The power supply is a vital component because it supplies stable electricity to all the components in your build. Without stable electricity on demand, components can malfunction, leading to a host of other issues, including random crashes and potentially component damage. The be quiet! Straightpower 11 is a 750 Watt Platinum power supply rated to supply at least 80% of its rated wattage at stable levels. The platinum in its name is how it is rated by the 80PLUS standard. The higher the rating, the more efficient the power supply is.
One of the best things about this power supply is that all the cables are modular. That means that building a clean and cable clutter-free PC is easier than ever.
Since we wanted to build a gaming system, we needed a powerful graphics card. The NVIDIA RTX 2080 Ti may have been the top of the line card right up until the middle of 2020, but it still maintains a dominant position in the PC building ecosystem and is well matched to the Core i9 10th Gen processor we chose. It’s capable of playing the newest games at high frame rates. It can take on content creation duties by accelerating many popular video and photo editing software like Adobe Creative Suite.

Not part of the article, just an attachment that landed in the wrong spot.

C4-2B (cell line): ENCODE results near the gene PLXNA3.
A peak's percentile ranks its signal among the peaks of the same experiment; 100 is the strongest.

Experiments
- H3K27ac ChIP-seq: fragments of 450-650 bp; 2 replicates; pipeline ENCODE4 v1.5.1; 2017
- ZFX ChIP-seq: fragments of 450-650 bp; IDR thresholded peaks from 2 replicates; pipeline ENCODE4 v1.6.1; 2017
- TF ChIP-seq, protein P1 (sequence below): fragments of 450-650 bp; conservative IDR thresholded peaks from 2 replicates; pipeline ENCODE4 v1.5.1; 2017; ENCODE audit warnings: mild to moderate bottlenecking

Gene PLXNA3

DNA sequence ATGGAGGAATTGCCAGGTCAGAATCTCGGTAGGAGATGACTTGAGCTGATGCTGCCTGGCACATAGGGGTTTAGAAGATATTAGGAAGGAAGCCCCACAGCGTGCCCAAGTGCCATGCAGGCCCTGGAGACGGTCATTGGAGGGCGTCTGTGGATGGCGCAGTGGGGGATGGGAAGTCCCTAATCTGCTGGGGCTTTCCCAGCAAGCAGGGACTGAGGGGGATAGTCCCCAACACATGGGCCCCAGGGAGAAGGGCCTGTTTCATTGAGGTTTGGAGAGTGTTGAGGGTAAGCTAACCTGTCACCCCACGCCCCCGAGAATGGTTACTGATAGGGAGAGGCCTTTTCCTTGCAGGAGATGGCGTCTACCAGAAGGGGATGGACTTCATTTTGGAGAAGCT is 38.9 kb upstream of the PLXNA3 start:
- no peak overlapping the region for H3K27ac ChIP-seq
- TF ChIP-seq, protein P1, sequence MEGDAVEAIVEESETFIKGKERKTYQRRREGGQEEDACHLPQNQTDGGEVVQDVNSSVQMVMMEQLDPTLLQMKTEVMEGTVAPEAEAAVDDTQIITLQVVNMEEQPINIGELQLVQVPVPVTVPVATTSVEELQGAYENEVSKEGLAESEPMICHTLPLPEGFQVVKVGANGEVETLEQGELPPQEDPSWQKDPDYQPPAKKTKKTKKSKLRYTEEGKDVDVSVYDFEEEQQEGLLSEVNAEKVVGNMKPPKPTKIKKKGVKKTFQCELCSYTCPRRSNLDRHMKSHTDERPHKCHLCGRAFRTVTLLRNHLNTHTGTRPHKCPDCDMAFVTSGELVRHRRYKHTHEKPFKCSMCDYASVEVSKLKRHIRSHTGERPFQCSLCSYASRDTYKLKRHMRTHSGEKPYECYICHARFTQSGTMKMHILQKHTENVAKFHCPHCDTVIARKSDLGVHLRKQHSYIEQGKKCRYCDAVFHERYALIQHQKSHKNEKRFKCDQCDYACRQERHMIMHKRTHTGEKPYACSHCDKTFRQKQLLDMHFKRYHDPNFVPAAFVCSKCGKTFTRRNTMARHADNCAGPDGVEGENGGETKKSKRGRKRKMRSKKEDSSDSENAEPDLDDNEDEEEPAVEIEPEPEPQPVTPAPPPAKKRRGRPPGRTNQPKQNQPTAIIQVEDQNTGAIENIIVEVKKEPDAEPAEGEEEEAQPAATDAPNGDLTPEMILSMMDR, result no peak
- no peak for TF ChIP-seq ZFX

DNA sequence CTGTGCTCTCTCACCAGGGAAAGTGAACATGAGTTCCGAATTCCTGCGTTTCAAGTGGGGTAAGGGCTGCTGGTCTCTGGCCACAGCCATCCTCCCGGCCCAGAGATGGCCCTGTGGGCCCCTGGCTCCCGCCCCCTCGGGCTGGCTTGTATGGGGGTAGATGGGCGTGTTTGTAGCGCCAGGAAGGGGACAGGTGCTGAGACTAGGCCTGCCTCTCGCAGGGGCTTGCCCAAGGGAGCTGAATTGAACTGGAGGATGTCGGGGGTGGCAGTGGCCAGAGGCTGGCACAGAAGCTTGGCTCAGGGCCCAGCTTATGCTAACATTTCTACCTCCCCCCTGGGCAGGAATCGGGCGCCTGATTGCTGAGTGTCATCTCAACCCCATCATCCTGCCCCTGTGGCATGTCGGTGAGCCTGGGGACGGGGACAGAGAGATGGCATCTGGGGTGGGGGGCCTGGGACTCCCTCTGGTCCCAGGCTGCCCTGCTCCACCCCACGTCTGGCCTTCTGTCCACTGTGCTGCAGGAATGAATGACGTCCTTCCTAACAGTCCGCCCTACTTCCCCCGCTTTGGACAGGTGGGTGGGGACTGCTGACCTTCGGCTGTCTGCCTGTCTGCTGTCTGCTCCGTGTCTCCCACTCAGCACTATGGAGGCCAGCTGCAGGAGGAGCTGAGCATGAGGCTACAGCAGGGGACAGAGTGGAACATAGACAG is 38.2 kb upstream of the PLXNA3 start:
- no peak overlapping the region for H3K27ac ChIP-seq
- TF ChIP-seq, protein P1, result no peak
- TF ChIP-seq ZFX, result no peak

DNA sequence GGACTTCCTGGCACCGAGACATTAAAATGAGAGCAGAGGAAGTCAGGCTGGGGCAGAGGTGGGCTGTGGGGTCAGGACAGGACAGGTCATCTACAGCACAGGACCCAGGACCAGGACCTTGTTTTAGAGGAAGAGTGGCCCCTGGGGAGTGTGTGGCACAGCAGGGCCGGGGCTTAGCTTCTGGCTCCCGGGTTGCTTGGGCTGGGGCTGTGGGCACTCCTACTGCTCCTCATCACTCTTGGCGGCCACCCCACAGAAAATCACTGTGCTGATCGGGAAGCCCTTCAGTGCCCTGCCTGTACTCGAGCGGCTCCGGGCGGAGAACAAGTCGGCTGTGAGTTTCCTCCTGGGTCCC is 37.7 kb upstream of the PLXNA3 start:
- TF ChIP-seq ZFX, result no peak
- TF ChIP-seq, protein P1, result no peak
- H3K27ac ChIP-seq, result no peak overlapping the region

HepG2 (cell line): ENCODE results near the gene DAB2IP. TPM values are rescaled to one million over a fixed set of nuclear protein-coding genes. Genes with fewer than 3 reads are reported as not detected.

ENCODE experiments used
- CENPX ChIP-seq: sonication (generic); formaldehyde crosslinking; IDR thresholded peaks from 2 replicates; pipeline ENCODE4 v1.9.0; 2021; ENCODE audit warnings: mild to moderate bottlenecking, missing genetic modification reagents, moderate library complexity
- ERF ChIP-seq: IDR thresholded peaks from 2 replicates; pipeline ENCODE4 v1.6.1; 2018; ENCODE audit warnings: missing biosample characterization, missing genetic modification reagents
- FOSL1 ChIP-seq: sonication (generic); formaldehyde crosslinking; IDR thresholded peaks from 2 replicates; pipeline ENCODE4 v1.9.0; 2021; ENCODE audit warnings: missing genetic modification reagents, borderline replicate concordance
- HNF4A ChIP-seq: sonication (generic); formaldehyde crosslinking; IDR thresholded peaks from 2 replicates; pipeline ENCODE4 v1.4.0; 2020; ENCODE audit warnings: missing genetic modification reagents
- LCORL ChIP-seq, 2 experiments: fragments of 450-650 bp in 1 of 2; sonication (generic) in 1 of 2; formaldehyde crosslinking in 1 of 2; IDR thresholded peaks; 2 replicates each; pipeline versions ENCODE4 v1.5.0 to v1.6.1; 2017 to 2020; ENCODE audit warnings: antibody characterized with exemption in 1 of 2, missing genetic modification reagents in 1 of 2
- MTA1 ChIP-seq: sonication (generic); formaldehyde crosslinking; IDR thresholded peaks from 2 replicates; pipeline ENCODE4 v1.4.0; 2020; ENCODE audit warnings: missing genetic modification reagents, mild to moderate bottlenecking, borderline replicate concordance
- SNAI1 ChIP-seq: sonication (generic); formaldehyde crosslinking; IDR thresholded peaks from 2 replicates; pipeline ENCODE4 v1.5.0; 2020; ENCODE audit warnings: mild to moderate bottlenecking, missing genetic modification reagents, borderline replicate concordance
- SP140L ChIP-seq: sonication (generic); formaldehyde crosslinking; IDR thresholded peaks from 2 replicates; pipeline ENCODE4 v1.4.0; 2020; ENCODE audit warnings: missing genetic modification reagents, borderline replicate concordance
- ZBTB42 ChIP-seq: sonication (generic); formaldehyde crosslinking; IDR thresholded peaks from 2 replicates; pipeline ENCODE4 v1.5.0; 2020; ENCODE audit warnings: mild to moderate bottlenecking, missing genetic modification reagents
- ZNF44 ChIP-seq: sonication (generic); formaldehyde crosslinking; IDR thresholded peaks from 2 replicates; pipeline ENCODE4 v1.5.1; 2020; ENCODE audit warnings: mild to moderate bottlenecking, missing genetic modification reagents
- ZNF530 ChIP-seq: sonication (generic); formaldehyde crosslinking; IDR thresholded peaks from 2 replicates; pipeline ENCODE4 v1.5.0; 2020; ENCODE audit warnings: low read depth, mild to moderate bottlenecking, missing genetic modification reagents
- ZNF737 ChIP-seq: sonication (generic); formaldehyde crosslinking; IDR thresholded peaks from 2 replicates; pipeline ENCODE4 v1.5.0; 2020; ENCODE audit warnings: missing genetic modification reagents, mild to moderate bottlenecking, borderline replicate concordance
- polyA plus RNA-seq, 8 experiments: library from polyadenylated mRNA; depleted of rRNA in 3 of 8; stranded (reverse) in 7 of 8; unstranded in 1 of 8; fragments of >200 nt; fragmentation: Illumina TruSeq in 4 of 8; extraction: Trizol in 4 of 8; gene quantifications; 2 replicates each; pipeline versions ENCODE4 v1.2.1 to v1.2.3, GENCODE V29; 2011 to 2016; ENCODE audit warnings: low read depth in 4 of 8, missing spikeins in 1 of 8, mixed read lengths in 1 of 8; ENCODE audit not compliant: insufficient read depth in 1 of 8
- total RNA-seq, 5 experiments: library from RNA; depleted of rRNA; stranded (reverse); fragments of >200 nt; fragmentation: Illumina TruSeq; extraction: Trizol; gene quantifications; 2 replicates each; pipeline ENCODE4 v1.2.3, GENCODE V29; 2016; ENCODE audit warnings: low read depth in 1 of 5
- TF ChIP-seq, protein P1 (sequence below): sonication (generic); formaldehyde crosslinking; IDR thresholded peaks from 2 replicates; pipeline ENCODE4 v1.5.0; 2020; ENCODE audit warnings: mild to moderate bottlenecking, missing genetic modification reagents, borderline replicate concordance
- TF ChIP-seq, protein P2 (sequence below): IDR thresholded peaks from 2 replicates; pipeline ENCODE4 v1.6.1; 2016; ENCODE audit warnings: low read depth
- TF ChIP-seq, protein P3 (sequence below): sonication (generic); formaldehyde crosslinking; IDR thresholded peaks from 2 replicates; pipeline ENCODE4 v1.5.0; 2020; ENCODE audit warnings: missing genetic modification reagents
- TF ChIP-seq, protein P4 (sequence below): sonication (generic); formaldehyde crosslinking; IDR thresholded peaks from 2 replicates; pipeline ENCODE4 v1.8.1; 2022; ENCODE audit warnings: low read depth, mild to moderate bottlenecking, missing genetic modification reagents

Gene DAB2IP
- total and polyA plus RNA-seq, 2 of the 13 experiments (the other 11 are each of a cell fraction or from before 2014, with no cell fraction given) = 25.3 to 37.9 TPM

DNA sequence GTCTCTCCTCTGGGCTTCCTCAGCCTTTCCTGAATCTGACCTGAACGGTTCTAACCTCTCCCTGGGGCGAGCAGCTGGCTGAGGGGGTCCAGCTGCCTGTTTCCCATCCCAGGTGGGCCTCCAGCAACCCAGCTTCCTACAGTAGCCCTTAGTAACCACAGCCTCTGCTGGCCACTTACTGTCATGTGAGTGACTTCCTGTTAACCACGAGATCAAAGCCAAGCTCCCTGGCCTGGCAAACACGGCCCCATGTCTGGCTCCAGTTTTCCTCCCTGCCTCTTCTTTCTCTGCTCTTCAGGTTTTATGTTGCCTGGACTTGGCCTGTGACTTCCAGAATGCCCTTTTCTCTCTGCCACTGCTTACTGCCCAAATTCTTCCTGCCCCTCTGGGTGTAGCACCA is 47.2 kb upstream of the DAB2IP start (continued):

There are many gaming gear makers out in the marketplace. Some of them, like RAZER, create incredible designs like their Project Hazel active N95 mask. Others like Thermaltake make their products as a logical extension of their PC building products. HyperX, which was originally part of Kingston Technology, had higher aspirations for the brand.
The HyperX name is now synonymous with some of the biggest eSports organizations in the world. Their products are engineered in close collaboration with some of the best players on the market, giving gamers at home that competitive advantage. The products we’ll be diving into more later in the series include the HYPERX Allow Origins Mechanical RGB Keyboard, Pulse Fire Surge RGB Gaming Mouse, and their Cloud Alpha S 7.1 Surround Gaming Headset. We’ve also got their Fury S Pro Gaming Mouse Pad to try out.
There will probably still be many questions raised than answered about building a PC, even after rewatching this video multiple times. That’s OK because it’s actually a direct reflection of the variety and possibilities out there for PC builders today. The level of customization is unlike any other method of buying a computer. The reward of building your own PC is very empowering. The most important message? It’s something that anyone can do with patience and planning.
In the next part of our series, we will be building our system based on all the parts that we’ve talked about in this rundown. We’ll be giving you the basics on how to get ready to build and some of the things you should be aware of when putting together your system piece by piece.
If you have any questions about the parts, we’ve selected or maybe have specific questions about parts for a build list that you’re putting together, definitely let us know in the comments.